As durable ceramic products, Ceramic Ball Bed Support media have an indefinite shelf life, insofar as the packaging remains intact and undamaged. The following cautions describe storage recommendations helpful to preserve package integrity.
Ceramic Ball Bed Support media packaged in steel drums need only be kept in an environment which will not degrade the steel drums, such as prolonged standing water in the lids, or in standing water. As long as the drum remains sealed, with lids intact, and no punctures or corrosion
perforation, no other storage precautions are necessary. It is always advisable to cover the drums with sheeting to shed rain, snow, and dew.
Ceramic Ball Bed Support t media packaged in bulk sacks (also known as Flexible Intermediate Bulk Containers, or FIBC), one cubic foot or one-half cubic foot bags, or one cubic foot boxes should be kept in an environment which will keep the packages free from moisture and sunlight exposure.
Exposure to sunlight, however brief, will cause degradation of the bulk sacks, one cubic foot, or one- half cubic foot bags, due to attack of the polymeric fabric, strapping, and threads by ultraviolet light (UV). This will eventually occur, even though the polymer is treated with a UV stabilizer. The UV stabilizer is not permanently effective. Significant and permanent damage to polymeric bulk sacks or bags is possible in as little as 10-14 days of exposure to sunlight.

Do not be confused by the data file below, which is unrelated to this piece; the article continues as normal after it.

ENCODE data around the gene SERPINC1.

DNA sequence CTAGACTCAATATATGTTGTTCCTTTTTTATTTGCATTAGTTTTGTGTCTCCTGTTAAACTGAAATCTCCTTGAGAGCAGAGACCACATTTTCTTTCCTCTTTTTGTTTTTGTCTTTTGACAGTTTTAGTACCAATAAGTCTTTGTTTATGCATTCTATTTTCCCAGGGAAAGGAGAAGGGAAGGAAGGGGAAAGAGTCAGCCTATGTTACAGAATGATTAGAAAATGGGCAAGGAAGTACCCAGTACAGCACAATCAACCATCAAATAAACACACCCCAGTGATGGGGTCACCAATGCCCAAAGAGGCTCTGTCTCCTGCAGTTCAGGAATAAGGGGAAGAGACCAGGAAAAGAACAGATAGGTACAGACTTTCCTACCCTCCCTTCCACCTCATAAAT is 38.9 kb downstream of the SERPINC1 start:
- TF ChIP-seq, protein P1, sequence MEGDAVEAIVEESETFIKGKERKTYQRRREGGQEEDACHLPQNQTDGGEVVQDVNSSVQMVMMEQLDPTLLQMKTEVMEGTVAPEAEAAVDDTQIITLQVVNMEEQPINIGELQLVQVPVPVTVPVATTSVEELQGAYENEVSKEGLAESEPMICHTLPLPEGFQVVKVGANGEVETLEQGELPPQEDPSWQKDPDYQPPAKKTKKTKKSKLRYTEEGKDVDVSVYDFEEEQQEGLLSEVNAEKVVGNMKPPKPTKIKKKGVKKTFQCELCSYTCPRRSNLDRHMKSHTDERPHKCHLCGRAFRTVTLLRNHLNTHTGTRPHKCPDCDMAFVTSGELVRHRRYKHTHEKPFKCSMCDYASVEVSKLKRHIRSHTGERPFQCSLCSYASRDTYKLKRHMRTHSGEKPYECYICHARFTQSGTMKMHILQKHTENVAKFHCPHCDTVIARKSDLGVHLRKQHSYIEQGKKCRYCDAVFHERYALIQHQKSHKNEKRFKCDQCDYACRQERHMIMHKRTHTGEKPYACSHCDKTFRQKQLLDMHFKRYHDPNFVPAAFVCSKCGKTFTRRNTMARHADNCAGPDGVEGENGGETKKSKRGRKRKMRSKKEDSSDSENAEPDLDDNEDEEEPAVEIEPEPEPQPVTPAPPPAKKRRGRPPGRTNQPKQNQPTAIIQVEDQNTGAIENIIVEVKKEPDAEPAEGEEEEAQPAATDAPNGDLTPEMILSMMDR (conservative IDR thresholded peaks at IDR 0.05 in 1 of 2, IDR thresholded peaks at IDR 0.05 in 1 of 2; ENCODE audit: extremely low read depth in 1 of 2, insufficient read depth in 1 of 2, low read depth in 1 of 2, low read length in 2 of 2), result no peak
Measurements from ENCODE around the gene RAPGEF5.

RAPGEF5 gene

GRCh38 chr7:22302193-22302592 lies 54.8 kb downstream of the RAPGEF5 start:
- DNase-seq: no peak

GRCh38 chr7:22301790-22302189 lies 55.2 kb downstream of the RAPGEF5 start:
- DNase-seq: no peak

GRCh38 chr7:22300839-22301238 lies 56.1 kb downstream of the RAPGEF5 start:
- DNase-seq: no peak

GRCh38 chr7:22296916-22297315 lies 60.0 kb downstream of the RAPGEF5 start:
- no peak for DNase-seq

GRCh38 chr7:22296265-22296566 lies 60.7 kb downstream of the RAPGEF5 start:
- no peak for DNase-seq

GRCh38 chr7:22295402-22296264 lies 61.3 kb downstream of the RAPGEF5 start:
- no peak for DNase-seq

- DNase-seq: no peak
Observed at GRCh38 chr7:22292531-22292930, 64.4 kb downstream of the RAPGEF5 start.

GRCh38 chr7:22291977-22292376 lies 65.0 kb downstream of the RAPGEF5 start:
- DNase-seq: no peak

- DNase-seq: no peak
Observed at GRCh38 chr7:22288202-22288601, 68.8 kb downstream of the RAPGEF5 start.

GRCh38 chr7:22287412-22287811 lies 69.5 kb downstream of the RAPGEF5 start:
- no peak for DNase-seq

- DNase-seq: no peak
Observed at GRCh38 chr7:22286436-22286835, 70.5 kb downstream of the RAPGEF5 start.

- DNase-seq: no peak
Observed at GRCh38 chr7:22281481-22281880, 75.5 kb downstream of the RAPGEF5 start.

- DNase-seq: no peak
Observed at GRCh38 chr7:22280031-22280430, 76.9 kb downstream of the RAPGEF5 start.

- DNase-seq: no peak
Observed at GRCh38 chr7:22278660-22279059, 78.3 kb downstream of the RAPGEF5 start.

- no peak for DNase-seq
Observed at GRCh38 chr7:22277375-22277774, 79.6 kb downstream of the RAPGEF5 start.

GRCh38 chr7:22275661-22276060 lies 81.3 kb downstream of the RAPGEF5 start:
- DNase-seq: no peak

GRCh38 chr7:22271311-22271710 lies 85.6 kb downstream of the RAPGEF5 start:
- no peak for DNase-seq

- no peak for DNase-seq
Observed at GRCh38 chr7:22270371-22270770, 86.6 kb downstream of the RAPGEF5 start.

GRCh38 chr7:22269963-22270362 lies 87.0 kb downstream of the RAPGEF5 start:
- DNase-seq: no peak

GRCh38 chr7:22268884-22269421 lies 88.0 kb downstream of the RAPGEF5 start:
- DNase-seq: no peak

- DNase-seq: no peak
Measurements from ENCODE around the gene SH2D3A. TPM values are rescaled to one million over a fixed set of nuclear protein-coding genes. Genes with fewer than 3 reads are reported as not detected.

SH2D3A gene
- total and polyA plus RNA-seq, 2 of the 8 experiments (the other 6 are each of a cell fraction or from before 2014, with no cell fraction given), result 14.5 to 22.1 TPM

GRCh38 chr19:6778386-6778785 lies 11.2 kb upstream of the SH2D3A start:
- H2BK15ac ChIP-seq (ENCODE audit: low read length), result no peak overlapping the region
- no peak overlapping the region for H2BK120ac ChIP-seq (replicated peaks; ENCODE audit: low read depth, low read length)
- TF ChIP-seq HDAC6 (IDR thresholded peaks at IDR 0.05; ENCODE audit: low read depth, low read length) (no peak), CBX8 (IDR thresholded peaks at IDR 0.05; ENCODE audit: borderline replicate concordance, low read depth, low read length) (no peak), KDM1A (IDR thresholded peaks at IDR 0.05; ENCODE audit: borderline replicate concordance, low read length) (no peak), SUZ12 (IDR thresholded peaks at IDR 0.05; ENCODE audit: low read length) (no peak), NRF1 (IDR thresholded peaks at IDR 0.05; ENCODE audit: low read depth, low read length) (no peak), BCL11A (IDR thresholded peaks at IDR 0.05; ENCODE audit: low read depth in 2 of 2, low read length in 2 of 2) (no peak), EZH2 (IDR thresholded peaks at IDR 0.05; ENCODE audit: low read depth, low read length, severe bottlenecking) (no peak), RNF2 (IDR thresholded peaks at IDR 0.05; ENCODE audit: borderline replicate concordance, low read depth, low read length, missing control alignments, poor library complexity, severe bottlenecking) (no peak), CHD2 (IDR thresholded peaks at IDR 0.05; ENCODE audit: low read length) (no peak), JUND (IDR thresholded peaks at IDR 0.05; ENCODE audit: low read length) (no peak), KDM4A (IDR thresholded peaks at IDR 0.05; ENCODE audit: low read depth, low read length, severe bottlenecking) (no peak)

Packages which have been kept in storage must be inspected for physical integrity prior to lifting or movement, to ensure that the bulk sack, bag or box has not deteriorated, creating personnel safety hazards or the possibility of equipment damage.
General Storage Suggestions:
Inside, dry storage is greatly preferred for all packages. All packages should remain on pallets in any storage environment.
Lean-to, shed, or pole-barn storage or any open-sided tent or building is a second-best option, so far as sunlight does not impinge on polymeric bags.
Outside storage, if necessary, requires extra precautions:
The storage site should be free of standing water, preferably a pavement pad, or well-draining gravel or shell.
Unimproved lay-down yards, or areas of dirt or grass, should be avoided. The loaded pallets weigh over one ton each and will sink into soft ground.
Polymeric bulk sacks or bags, or cardboard boxes, must be covered at all times, with opaque tarps or sheeting, completely to the ground, to prevent UV damage and to shed rain or heavy dew. Failure to do so is at the user’s risk.